STIRFRIED PORK WITH SPICY HOLY BASIL, CHILLIE AND GARLIC
Thai Name: Phad Bai Grapow Muu Sap (literally: Stirfried Spicy Holy Basil with Minced Pork)
You can see a video on how to make this dish on www.YouTube.com under the cheftummycooks page. It features a discussion of the cooking technique and the unique Thai ingredients that give this dish its flavor and aroma.
This is a favorite “anytime of the day” dish that gives a spicy punch. The original recipe calls for a paste made from spicy Thai bird’s eye chillies and tiny Thai garlic. A unique type of basil known as”holy basil” or bai grapow is added at the end of the cooking process to give flavor, aroma and color.
The key technique is to add the spicy basil at the end of the cooking process to retain its flavor, aroma and color. I learned the recipe from Mister Diim at the Sailomjoy Restaurant in Chiang Mai. I ate it over 45 times ( I was attending Thai language school near the restaurant and this dish helped fortify me for my daily inquisition by the stern Professor Malee at the language )!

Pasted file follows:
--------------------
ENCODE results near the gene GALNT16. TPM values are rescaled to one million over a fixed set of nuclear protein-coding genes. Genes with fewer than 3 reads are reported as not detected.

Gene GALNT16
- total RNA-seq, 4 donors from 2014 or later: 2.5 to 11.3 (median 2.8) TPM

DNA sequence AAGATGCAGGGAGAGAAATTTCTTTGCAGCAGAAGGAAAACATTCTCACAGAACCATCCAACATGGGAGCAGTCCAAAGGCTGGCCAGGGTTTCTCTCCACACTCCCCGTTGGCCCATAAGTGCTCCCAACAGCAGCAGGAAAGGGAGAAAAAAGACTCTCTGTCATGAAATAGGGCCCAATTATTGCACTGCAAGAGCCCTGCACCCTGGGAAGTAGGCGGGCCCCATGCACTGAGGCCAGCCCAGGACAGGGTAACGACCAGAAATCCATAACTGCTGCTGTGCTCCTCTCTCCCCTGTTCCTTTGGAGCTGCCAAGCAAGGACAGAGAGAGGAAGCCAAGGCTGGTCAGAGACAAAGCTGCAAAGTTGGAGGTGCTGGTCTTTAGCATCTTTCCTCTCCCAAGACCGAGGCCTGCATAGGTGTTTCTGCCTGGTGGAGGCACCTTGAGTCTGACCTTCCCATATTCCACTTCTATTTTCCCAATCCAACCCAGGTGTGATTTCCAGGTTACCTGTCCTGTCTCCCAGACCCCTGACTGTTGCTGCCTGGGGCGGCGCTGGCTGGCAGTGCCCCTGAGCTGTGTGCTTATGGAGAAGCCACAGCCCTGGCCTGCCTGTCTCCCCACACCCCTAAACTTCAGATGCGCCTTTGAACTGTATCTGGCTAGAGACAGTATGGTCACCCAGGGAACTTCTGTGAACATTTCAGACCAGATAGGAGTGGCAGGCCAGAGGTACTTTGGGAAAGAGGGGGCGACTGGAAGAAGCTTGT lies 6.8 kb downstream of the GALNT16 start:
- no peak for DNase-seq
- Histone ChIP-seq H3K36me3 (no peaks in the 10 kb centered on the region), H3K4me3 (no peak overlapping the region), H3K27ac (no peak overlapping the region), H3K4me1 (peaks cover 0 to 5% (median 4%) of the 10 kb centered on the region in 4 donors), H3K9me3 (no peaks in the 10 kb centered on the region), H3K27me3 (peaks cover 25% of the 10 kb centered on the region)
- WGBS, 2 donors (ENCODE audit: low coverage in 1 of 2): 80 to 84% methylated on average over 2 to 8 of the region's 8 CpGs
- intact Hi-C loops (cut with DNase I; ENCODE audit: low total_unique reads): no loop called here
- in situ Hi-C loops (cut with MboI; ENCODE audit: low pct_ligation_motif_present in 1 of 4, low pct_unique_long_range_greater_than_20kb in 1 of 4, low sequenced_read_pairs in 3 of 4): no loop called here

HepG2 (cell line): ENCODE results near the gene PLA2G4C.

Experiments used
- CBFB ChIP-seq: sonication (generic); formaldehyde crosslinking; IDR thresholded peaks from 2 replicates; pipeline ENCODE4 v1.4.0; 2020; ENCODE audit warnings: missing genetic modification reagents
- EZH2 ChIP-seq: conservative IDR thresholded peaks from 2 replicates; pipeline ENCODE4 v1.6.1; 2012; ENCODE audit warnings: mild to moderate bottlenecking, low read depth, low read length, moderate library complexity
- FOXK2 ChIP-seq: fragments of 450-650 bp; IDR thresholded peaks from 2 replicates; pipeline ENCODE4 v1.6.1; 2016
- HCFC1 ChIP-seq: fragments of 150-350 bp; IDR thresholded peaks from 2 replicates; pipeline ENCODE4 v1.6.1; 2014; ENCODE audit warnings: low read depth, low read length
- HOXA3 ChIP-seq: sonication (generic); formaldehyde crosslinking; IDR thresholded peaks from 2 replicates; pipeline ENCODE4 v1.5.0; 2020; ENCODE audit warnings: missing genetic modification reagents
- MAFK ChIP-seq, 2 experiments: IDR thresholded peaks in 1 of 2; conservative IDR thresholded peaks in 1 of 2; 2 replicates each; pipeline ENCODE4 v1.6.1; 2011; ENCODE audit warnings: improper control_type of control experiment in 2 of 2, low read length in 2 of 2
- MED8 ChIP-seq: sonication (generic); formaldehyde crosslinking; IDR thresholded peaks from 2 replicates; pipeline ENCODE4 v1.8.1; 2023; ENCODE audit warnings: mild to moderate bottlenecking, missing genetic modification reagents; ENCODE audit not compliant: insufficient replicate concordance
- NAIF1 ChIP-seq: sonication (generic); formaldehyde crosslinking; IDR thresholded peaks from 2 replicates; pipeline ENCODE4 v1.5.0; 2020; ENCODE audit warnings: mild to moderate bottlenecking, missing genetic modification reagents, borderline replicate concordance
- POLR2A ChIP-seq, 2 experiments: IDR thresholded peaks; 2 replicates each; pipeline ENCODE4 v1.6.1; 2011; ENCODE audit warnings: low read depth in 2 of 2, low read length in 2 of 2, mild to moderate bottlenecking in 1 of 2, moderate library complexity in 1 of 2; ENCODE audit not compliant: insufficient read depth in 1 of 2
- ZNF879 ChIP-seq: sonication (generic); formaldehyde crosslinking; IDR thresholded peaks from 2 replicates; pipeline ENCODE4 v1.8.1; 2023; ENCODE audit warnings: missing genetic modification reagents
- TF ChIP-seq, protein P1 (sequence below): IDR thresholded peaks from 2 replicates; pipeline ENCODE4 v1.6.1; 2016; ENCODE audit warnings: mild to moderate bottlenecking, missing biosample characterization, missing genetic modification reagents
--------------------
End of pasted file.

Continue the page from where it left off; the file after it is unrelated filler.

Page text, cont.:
A NOTE ABOUT INGREDIENTS
Thai food depends unique ingredients used to give this type of traditional dish a spicy and aromatic note – in this case it is the Thai bird’s eye chillies, the tiny Thai garlic and the holy basil. If these are not available in your area, you can use other types of spicy chillies, the larger Western garlic and sweet basil – the dish still tastes great.